Malta’s population is almost 90% Caucasian and 83% Roman Catholic, according to new census data revealed by the National Statistics Office on Thursday.

This marks the first time that Malta’s ethnic and religious diversity is formally captured in national statistics.

A preliminary report published last year showed that Malta’s population had ballooned to 519,562 over the past decade, the highest increase in Europe.

Of these, just under 90% described themselves as Caucasian, whilst 5.2%, or approximately 27,000 people, are of Asian origin. A further 1.2% of the population is listed as having multiple ethnicities.

The census also reveals that 5.1% of the population, or just over 23,000 people, do not identify with a religion, whilst 82.6%, describe themselves as Roman Catholic. The presence of other religions such as Islam at 3.9% and Orthodox at 3.6% is recorded for the first time in a census.

These figures suggest that although Roman Catholicism remains the dominant religion, Malta is gradually becoming increasingly diverse in terms of faith.

A MaltaToday survey published in 2018 found that almost 94% of the population identified as Roman Catholic, 3.9% as atheist and only 0.3% as Muslim. A similar study by the Archdiocese of Malta found that 92% of Maltese are Catholic.

More recently, a 2021 study on the state of the nation by the Office of the President found that 93.5% of the population believe in a god, whilst only 3% did not.


The newly published census data also reveals migration patterns across Malta.

A total of 14,822 people migrated to Malta in the year prior to the census, over three times greater than the figure of 4,178 that had been reported in the previous census held in 2011.

Over half of these migrants were non-EU citizens (including British citizens), whilst just under a third were citizens of countries outside Europe.

Meanwhile, internal migration within Malta does not appear to have increased significantly over the past decade, with 93.5% of the population living within the same locality one year before the census was held. This figure was just over 95% in the 2011 census.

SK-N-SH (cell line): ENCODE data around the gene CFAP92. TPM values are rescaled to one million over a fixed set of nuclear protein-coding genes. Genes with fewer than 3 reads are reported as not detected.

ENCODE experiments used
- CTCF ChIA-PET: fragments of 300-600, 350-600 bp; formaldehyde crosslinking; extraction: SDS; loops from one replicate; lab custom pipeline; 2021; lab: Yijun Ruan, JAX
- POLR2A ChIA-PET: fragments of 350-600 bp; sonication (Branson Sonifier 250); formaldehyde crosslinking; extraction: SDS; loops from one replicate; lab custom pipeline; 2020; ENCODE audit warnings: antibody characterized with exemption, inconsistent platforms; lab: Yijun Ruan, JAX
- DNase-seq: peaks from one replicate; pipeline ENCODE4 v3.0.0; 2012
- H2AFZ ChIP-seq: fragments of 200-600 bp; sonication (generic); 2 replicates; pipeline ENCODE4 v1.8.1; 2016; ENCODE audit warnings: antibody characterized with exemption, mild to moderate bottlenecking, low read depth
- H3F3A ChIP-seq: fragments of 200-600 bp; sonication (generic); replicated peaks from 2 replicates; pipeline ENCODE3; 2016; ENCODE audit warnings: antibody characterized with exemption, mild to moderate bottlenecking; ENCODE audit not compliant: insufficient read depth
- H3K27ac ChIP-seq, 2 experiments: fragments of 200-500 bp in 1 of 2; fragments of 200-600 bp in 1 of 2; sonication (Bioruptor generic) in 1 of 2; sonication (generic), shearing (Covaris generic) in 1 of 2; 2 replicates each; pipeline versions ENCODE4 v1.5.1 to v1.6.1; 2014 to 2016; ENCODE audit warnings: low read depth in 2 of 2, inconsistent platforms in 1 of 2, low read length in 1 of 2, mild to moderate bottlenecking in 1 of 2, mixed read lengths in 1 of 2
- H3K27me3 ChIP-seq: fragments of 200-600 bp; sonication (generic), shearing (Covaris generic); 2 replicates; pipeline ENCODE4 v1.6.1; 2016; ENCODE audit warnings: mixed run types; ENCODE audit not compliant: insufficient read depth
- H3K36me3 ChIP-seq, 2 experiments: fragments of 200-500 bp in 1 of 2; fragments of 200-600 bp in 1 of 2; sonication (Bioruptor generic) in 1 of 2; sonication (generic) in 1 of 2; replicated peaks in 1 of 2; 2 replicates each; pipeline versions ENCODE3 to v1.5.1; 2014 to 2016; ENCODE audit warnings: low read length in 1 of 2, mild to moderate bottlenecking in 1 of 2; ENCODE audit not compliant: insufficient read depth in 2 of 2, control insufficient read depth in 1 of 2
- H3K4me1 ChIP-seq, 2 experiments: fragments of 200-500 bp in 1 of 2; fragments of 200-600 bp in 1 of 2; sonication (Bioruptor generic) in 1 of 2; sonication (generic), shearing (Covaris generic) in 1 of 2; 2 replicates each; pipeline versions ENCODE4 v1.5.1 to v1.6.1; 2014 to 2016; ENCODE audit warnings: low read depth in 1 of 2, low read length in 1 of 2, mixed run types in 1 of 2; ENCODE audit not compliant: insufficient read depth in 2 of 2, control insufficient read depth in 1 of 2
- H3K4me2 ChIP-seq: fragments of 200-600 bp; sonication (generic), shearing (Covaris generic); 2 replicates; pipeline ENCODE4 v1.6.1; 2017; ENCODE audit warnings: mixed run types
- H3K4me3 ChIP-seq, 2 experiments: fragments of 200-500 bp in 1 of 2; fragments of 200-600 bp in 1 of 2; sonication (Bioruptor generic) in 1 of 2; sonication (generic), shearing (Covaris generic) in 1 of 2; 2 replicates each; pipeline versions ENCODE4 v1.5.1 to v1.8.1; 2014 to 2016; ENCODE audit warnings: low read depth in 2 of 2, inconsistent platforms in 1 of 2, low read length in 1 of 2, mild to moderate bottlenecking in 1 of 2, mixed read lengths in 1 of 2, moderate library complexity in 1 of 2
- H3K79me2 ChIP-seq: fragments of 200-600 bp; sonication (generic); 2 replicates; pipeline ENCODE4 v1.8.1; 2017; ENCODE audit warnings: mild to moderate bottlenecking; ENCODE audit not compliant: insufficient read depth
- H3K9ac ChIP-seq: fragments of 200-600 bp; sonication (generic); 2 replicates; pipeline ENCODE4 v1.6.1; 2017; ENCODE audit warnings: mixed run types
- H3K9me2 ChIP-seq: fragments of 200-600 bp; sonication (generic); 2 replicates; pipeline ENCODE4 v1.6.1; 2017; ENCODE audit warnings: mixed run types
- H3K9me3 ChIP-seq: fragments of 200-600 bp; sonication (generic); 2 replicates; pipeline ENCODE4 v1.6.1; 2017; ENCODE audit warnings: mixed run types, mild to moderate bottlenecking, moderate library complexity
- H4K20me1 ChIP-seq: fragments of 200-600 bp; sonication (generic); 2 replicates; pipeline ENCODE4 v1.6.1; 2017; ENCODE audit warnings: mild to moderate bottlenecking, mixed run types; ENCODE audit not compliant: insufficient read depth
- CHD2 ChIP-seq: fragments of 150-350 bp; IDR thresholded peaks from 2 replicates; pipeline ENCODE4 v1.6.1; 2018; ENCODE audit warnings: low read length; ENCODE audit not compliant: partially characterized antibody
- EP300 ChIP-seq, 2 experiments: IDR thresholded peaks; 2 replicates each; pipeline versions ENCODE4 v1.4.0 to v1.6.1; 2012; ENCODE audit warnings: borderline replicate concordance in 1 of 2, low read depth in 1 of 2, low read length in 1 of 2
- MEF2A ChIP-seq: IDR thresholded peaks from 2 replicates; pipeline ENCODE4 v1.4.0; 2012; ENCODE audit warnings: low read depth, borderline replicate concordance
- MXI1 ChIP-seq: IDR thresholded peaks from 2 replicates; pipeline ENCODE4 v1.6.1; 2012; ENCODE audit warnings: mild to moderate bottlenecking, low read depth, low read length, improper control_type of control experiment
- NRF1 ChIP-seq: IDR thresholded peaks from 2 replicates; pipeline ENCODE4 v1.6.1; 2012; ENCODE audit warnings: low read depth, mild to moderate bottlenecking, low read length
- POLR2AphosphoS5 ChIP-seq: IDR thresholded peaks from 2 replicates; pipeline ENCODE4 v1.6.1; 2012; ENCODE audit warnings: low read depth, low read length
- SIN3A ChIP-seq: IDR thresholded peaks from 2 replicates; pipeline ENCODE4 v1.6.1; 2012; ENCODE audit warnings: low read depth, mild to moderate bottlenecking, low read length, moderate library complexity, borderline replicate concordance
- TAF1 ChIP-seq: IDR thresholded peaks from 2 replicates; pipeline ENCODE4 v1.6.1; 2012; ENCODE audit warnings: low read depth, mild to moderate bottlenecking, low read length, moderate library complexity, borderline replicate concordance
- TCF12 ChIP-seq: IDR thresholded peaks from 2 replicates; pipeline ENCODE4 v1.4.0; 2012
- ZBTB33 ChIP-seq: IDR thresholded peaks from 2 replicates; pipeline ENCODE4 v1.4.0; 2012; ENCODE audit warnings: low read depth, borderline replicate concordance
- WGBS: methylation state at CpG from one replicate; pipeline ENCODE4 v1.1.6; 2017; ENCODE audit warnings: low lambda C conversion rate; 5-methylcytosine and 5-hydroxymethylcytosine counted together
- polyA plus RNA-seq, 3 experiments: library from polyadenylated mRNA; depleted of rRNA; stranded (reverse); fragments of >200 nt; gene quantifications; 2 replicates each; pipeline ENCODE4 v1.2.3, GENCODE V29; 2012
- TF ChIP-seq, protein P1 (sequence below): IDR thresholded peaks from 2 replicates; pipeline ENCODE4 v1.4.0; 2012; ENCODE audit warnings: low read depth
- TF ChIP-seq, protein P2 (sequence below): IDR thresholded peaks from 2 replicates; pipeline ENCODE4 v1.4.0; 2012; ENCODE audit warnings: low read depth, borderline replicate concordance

Population grows by a quarter in 10 years

Initial findings from the census, published last year, revealed the extent of changes to Malta’s demographic make-up over the past decade.

Since 2011, Malta’s population grew by almost 25%, with an increase of over 10,000 persons each year. This increase was far greater than in any other EU country aside from Luxembourg, which experienced a similar growth rate.

This growth was driven by the increase of foreign nationals in Malta, with over one in five people in Malta not being Maltese. This is a five-fold increase over 2011 when the figure stood at just under 5%.

These demographic changes have resulted in Malta’s population density, already the highest in Europe, reaching 1,649 persons per square kilometre, over 15 times higher than the EU average of 109 persons per square kilometre.

Meanwhile, men outnumbered women in Malta for the first time in recorded history, with men now making up 52% of the total population.

The report also reveals that Malta has an ageing population, with the average age increasing to 41.7 from 40.5 in 2011, driven mainly by a 5% decrease in people under the age of 24.  

Concerns over a possible youth brain drain have been raised over the past years, with recent surveys revealing that three-quarters of youths would prefer to live abroad.

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